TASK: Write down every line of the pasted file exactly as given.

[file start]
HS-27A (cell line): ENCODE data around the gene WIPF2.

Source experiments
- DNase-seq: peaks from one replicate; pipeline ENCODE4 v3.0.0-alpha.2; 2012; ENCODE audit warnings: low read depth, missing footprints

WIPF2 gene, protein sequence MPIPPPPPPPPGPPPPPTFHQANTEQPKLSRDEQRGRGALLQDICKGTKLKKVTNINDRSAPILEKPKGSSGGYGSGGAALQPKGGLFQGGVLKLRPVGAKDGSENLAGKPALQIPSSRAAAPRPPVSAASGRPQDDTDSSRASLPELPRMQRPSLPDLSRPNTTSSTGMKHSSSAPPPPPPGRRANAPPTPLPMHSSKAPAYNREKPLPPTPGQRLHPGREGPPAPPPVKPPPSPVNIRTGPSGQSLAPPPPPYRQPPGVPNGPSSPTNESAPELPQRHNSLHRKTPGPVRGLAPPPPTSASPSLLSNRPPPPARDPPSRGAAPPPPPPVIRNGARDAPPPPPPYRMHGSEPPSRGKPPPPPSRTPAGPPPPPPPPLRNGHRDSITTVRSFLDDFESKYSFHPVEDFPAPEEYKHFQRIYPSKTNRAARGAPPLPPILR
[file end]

HS-27A (cell line): ENCODE data around the gene WIPF2.

Source experiments
- DNase-seq: peaks from one replicate; pipeline ENCODE4 v3.0.0-alpha.2; 2012; ENCODE audit warnings: low read depth, missing footprints

WIPF2 gene, protein sequence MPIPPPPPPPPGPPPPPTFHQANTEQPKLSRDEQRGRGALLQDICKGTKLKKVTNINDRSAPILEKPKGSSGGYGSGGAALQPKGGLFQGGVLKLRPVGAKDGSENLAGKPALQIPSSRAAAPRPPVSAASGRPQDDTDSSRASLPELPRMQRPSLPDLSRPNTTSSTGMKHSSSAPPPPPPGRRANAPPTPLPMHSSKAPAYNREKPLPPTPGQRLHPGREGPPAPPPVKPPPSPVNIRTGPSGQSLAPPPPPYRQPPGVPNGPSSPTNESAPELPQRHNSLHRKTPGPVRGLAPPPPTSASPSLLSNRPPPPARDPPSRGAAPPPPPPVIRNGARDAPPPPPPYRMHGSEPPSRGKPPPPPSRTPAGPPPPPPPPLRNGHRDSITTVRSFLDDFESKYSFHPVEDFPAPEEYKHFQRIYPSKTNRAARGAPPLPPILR